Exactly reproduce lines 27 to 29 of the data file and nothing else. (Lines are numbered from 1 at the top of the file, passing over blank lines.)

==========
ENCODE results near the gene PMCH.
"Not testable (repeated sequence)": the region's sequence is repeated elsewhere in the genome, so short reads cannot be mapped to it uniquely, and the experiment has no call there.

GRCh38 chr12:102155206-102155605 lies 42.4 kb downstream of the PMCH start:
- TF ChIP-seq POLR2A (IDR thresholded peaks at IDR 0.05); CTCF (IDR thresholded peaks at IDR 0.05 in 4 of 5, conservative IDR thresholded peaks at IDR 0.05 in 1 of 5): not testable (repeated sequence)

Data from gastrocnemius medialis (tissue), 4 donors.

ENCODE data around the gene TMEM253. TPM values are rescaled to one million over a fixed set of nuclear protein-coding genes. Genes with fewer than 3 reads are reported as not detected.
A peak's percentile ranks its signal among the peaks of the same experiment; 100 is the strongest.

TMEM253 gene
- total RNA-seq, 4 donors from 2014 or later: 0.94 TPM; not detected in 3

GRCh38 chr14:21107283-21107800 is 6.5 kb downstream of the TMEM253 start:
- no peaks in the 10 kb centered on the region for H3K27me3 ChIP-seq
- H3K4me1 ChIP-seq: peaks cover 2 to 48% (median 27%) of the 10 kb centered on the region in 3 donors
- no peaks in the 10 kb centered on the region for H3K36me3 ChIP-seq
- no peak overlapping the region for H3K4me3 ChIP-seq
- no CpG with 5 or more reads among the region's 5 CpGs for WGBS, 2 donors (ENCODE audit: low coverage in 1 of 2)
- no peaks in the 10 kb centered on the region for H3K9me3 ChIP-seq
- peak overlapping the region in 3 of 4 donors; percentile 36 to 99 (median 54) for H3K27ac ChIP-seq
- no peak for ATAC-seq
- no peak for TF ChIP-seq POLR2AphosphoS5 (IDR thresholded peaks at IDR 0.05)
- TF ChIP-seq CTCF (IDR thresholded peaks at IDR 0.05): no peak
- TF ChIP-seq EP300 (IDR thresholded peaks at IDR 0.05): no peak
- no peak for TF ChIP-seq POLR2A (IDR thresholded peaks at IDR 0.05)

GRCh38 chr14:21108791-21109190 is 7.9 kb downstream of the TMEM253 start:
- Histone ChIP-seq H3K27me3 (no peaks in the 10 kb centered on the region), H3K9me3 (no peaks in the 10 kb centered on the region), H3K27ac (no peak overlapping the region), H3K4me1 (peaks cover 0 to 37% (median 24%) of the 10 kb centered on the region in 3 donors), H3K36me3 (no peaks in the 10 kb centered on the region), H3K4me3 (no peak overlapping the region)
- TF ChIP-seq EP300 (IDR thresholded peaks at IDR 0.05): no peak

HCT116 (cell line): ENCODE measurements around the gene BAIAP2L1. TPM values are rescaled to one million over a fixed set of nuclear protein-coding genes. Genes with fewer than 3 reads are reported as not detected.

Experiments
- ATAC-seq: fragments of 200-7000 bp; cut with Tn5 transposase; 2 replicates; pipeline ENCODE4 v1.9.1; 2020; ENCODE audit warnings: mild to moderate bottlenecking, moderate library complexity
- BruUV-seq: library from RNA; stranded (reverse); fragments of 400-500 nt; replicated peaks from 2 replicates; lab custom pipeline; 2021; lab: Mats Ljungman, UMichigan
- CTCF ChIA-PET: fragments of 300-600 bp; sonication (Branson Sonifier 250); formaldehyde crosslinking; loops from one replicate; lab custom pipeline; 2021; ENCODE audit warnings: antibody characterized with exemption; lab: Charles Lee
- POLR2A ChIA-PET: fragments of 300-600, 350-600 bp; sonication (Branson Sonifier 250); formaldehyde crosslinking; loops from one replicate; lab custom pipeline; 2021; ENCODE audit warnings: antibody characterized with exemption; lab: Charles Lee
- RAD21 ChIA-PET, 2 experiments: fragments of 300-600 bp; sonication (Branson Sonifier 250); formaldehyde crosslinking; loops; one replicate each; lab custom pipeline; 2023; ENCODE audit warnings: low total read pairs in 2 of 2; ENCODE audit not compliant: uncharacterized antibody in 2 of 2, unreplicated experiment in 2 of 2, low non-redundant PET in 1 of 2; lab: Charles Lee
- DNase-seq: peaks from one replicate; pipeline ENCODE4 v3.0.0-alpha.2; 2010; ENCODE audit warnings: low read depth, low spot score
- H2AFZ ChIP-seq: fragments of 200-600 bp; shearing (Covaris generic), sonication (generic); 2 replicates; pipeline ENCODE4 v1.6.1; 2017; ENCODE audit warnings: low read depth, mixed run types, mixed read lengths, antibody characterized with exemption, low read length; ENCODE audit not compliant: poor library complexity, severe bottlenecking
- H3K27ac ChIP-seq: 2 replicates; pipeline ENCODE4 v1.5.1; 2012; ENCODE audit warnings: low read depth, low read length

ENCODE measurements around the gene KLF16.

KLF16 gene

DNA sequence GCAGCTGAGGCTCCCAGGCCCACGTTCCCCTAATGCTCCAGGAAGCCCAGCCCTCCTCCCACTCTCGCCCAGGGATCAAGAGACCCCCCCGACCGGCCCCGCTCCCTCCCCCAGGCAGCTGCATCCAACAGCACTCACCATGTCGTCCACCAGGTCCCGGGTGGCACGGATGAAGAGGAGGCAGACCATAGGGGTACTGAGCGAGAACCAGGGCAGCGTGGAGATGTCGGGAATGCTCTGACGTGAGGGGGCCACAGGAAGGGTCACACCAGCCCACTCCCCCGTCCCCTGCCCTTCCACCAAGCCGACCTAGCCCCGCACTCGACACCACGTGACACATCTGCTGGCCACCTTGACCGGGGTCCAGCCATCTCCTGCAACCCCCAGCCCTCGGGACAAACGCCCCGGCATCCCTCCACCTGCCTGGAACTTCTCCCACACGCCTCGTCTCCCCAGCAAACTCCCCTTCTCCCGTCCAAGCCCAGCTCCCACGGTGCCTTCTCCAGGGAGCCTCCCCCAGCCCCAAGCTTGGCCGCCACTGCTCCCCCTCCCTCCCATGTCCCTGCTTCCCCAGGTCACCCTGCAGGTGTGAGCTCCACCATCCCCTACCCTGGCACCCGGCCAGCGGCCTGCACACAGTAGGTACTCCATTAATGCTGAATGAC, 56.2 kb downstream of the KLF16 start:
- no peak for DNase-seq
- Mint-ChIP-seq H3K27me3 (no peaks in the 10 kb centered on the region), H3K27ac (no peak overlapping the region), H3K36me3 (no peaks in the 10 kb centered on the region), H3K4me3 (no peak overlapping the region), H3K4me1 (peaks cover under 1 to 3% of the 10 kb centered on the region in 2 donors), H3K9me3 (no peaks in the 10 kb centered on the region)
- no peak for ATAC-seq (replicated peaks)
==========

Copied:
Experiments
- ATAC-seq: fragments of 200-7000 bp; cut with Tn5 transposase; 2 replicates; pipeline ENCODE4 v1.9.1; 2020; ENCODE audit warnings: mild to moderate bottlenecking, moderate library complexity
- BruUV-seq: library from RNA; stranded (reverse); fragments of 400-500 nt; replicated peaks from 2 replicates; lab custom pipeline; 2021; lab: Mats Ljungman, UMichigan